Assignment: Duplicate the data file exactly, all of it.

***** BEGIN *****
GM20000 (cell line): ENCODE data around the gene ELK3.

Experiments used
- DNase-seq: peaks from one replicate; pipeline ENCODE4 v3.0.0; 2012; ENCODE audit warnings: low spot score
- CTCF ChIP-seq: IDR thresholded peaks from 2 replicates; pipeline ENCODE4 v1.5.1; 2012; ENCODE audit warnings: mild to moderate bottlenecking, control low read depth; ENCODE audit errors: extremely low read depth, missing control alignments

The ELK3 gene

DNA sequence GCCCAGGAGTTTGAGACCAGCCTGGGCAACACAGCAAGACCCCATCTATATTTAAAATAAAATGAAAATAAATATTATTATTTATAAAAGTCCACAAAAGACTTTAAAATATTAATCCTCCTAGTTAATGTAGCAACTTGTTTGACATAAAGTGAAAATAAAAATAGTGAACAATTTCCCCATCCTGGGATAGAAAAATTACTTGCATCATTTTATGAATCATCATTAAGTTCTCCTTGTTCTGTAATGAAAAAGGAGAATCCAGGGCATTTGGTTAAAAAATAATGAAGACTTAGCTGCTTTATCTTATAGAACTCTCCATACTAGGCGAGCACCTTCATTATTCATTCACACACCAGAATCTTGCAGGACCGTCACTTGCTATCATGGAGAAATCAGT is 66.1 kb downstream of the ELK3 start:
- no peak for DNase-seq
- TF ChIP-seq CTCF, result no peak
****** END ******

GM20000 (cell line): ENCODE data around the gene ELK3.

Experiments used
- DNase-seq: peaks from one replicate; pipeline ENCODE4 v3.0.0; 2012; ENCODE audit warnings: low spot score
- CTCF ChIP-seq: IDR thresholded peaks from 2 replicates; pipeline ENCODE4 v1.5.1; 2012; ENCODE audit warnings: mild to moderate bottlenecking, control low read depth; ENCODE audit errors: extremely low read depth, missing control alignments

The ELK3 gene

DNA sequence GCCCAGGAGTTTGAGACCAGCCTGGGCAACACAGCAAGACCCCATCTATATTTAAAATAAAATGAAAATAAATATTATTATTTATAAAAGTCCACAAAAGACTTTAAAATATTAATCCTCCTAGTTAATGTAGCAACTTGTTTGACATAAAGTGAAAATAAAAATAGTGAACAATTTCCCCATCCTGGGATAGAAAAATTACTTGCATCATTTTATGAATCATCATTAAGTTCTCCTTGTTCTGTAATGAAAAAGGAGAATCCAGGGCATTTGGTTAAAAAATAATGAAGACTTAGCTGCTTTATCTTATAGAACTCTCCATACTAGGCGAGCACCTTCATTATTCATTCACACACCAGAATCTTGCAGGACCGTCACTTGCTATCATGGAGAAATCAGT is 66.1 kb downstream of the ELK3 start:
- no peak for DNase-seq
- TF ChIP-seq CTCF, result no peak